A few months ago, my husband was watching “Hunted” on Cinemax while I was puttering around on the series of tubes, and after one particularly action-packed sequence where the female lead dispatches a whole posse of would-be assassins, he says, “I don’t mean to be sexist, but I can’t believe that she can just beat up all of those huge men like that. Look at her! She’s so skinny!”
“But that’s not sexist,” I told him. “It’s actually true.”
After a few minutes, he switched over to the UConn/Notre Dame women’s basketball game and we watched that instead. At some point, UConn center Stefanie Dolson made a solid rebound, and I said, “Why don’t we ever see female action heroes that look like Stefanie Dolson? I’m way more likely to buy that she can beat up a bunch of guys than most of the actresses in these shows.”
My request was answered a few months later, after we joined the rest of the free world and started watching “Game of Thrones.” Partway through the second season, we are introduced to Brienne of Tarth, a highborn woman who ditches the trappings of Westerosi ladyhood in favor of swords and fighting and knighthood. Brienne is often the tallest person in any given scene, she wears her armor like a tank, and most importantly, when she fights off three attackers at once, you believe she could actually do it.
It should probably go without saying that I love Brienne of Tarth. Not only do I like that she kicks ass, but I like that she represents for all of us ladies who have heard over and over again that we are freaky and undesirable because we happen to be a lot taller than the average women (or average man, for that matter). I get her defensiveness and her awkwardness. I get it because I lived those things. (And I’ll admit, I totally ship her and Jaime. They are my OTP. And yes, I am aware that I am outing myself as a ginormous dork in this paragraph. But hey, at least I’m not the only one.)
But even putting aside my own personal feels on the matter – of which I admittedly have many that are quite strong – I have to say that I find Brienne of Tarth refreshing. She is the proverbial tall drink of cool water in a desert filled with size-0 actresses who prepare for their action roles with “rabbit food” diets (h/t Scarlett Johansson during a press junket for The Avengers), which I suppose is understandable considering that the actresses who don’t go the rabbit-food route are showered with criticism for looking “too fat” (as with Jennifer Lawrence in The Hunger Games).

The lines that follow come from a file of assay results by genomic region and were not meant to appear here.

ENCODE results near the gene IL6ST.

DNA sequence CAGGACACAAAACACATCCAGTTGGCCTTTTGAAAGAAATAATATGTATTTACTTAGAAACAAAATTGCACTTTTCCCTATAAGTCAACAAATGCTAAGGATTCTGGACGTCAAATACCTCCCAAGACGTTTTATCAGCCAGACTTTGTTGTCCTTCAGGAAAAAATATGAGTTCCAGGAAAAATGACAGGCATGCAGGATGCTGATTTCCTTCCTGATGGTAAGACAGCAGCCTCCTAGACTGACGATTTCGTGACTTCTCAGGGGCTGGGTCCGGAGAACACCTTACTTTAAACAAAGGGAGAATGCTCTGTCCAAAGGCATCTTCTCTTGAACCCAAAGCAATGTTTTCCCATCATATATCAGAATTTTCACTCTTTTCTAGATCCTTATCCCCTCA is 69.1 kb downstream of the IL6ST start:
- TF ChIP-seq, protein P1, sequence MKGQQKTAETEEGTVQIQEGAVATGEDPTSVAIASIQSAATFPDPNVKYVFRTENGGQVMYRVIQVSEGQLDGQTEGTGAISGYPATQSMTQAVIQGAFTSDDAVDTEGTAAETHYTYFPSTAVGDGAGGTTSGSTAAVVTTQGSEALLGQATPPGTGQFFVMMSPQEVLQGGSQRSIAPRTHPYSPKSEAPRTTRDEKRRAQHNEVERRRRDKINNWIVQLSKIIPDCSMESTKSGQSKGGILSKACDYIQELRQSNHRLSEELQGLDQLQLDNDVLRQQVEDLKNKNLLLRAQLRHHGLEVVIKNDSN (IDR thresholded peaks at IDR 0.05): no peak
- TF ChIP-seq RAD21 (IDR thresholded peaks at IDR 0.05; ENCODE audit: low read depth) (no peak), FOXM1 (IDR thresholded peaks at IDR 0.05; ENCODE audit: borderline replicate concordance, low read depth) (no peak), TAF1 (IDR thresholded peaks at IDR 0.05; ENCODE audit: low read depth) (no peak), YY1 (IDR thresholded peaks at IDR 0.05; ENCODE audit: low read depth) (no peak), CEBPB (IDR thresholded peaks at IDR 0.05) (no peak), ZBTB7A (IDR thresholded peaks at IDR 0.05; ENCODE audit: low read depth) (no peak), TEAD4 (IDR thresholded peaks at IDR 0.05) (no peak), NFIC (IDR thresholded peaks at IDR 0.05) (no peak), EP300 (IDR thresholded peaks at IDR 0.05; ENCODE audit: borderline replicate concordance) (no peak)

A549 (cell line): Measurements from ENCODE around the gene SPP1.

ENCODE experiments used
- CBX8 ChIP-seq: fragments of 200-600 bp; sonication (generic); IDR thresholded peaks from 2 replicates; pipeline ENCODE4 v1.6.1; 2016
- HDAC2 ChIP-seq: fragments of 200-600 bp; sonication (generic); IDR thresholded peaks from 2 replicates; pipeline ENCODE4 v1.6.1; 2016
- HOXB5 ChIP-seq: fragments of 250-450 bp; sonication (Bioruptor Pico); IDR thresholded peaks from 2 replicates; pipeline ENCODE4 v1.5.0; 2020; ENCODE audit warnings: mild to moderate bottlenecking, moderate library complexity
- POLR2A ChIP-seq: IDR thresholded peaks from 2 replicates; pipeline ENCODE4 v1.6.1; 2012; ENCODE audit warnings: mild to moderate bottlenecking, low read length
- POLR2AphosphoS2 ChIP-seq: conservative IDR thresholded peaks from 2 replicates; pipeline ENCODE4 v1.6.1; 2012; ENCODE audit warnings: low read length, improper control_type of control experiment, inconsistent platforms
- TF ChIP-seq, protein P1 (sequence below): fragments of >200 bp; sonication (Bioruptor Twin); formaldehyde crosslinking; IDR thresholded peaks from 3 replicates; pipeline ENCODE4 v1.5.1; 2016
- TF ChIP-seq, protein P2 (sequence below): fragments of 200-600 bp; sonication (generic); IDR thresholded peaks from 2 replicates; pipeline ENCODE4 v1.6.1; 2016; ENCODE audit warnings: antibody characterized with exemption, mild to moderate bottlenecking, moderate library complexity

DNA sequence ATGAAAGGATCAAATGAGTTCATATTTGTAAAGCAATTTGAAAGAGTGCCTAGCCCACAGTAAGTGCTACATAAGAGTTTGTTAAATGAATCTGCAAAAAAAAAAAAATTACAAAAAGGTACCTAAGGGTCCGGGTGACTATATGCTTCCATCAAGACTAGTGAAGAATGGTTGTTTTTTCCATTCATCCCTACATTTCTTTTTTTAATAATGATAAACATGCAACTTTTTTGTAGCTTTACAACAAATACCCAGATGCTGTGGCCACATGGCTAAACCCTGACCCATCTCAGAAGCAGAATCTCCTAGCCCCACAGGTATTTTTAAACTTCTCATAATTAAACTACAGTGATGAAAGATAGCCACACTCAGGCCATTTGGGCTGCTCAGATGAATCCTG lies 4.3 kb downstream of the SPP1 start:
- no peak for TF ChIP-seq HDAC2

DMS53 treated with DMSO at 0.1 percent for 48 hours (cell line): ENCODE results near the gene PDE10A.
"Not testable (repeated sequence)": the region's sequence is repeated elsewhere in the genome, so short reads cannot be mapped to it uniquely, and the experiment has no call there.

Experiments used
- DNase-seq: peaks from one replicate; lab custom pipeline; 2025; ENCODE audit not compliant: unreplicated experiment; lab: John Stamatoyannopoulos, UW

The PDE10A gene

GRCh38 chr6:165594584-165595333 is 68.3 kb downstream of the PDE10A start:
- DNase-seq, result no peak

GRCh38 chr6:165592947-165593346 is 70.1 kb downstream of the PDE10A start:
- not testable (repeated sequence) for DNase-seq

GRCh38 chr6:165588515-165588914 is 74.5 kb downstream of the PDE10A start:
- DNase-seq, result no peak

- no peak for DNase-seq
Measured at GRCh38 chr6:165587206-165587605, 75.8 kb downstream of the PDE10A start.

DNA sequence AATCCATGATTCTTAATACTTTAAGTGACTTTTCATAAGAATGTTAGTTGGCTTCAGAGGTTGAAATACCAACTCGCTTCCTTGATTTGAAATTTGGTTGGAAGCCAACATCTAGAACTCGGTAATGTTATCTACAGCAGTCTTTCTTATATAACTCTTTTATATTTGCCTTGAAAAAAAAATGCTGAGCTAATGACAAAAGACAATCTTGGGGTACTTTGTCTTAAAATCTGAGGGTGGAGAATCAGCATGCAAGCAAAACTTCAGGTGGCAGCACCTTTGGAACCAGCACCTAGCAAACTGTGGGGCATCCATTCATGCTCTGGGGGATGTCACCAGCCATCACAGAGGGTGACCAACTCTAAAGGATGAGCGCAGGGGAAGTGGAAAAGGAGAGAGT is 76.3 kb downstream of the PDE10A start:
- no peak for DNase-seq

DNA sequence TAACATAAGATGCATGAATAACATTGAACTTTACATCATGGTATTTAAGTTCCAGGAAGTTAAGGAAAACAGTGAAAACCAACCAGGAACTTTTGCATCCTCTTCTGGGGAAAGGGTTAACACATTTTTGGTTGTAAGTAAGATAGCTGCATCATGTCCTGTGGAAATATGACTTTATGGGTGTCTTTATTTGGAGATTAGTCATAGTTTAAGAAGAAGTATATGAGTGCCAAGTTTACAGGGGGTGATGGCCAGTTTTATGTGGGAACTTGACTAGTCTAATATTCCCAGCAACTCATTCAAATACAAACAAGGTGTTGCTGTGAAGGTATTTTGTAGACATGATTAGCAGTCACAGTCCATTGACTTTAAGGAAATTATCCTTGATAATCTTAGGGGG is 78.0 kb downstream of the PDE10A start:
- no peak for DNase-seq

Hollywood’s insistence on giving us female action stars that still look rather underfed is a blatant example of pop culture-makers wanting to have their cake and eat it too. They want to be praised for having “strong female characters,” but they don’t want to deviate too far from the ever-narrowing standards of fuckability. They want to make a grab for female fans but they don’t want to challenge the status quo too much. They want to appear modern while still clinging fiercely to outdated beauty standards.
The end result? Movies and TV shows in which we are asked to unquestioningly accept the premise that a woman with arms courtesy of the Tracy Anderson Method (TM) can throw a punch that would knock out a dude who looks like he body-slams elephants in his free time.
You know, I get that there is a certain suspension of disbelief required when you get involved with pop culture. I am not asking for perfect realism here, but some nod to the realities of human anatomy would be nice, and the reality is that anyone – no matter what their gender – who wants to be able to kick some ass is going to need some muscle with which to propel the instruments of ass-kicking. Male actors regularly spend time in the gym to put on muscle for these kinds of roles, because the role demands it. Actresses undergo training, too, but the most important goal remains making sure they still look good in their mandatory latex catsuit.
It’s not as if the female action hero who actually looks like she can kick ass is foreign to Hollywood. I mean, I can’t possibly be the only person who remembers Linda Hamilton in Terminator 2: